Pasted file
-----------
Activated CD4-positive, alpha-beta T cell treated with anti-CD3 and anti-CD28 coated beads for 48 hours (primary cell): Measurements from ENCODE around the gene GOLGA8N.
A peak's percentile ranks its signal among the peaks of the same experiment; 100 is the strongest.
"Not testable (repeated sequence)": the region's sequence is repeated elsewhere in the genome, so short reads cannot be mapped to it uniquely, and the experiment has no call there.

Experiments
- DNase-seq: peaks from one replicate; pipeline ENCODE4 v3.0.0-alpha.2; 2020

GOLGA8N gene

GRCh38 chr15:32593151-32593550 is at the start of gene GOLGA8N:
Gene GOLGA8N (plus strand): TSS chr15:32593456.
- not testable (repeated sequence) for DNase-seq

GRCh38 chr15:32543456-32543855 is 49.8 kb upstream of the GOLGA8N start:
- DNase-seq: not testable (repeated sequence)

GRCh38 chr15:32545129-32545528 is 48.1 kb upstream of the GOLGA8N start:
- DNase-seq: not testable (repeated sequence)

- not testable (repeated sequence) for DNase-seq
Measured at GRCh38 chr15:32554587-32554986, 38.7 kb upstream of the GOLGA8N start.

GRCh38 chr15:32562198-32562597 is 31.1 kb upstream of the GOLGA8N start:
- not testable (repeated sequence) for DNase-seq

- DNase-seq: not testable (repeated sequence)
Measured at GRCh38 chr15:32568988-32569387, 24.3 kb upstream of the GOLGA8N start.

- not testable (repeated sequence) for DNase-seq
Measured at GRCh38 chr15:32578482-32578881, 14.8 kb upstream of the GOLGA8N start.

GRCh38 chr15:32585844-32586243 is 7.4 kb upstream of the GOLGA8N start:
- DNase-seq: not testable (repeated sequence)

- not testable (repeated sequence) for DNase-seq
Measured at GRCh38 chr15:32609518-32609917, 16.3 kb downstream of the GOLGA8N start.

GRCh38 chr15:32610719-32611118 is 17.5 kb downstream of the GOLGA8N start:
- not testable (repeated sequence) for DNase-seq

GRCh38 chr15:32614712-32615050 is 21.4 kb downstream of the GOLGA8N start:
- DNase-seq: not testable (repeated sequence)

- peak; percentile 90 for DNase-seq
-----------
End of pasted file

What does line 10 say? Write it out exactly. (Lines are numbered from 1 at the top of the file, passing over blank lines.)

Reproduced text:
GRCh38 chr15:32543456-32543855 is 49.8 kb upstream of the GOLGA8N start: